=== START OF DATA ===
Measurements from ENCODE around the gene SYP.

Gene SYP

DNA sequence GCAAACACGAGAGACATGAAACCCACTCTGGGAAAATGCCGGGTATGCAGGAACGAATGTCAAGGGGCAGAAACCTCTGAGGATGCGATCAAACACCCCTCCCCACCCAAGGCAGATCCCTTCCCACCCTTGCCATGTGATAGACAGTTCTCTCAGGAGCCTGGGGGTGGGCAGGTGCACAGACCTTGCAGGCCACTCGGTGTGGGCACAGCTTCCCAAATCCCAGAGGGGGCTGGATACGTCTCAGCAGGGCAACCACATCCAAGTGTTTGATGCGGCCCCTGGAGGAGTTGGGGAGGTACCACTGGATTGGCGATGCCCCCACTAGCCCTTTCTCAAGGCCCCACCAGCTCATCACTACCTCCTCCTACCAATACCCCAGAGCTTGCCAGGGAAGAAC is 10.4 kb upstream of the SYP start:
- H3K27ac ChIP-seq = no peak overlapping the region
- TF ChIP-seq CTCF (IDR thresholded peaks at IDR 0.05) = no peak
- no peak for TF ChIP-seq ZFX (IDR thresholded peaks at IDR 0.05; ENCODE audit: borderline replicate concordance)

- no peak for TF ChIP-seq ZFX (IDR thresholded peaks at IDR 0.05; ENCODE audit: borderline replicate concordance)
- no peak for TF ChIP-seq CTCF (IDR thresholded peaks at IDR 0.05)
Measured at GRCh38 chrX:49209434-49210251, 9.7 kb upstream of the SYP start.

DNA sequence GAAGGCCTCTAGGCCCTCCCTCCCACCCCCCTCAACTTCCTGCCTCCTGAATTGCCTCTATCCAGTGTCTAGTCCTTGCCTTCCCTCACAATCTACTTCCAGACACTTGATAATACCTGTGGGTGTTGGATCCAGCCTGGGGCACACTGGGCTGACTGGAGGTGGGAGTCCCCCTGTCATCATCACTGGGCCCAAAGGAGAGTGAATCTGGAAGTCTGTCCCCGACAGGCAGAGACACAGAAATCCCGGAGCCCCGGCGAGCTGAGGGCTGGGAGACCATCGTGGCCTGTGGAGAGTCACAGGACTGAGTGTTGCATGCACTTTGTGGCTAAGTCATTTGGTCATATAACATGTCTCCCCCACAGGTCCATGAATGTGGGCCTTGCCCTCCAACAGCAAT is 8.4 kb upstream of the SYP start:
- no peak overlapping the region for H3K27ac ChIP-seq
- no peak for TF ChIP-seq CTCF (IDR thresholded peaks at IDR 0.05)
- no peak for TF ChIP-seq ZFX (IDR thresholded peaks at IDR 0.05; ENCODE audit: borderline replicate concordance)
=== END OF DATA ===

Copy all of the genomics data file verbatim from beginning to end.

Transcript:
Measurements from ENCODE around the gene SYP.

Gene SYP

DNA sequence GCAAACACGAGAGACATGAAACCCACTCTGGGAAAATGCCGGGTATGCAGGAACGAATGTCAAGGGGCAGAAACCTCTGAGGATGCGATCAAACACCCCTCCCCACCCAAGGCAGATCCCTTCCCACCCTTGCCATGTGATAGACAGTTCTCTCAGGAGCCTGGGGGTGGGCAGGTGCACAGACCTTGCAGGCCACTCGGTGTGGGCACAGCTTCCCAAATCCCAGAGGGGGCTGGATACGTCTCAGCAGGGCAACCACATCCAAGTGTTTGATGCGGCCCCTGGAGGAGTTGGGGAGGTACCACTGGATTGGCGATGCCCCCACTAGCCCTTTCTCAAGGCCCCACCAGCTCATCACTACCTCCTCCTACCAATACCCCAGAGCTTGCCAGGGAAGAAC is 10.4 kb upstream of the SYP start:
- H3K27ac ChIP-seq = no peak overlapping the region
- TF ChIP-seq CTCF (IDR thresholded peaks at IDR 0.05) = no peak
- no peak for TF ChIP-seq ZFX (IDR thresholded peaks at IDR 0.05; ENCODE audit: borderline replicate concordance)

- no peak for TF ChIP-seq ZFX (IDR thresholded peaks at IDR 0.05; ENCODE audit: borderline replicate concordance)
- no peak for TF ChIP-seq CTCF (IDR thresholded peaks at IDR 0.05)
Measured at GRCh38 chrX:49209434-49210251, 9.7 kb upstream of the SYP start.

DNA sequence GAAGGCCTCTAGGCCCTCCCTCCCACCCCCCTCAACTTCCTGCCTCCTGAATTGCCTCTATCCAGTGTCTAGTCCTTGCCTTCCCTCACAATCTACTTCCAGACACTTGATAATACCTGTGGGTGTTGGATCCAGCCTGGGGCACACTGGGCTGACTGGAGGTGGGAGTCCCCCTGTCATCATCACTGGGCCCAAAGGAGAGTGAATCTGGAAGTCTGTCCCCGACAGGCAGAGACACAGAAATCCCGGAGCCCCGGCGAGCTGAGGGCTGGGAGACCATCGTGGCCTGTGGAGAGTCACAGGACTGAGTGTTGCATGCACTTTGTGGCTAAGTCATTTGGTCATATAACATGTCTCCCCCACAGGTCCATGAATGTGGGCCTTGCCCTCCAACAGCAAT is 8.4 kb upstream of the SYP start:
- no peak overlapping the region for H3K27ac ChIP-seq
- no peak for TF ChIP-seq CTCF (IDR thresholded peaks at IDR 0.05)
- no peak for TF ChIP-seq ZFX (IDR thresholded peaks at IDR 0.05; ENCODE audit: borderline replicate concordance)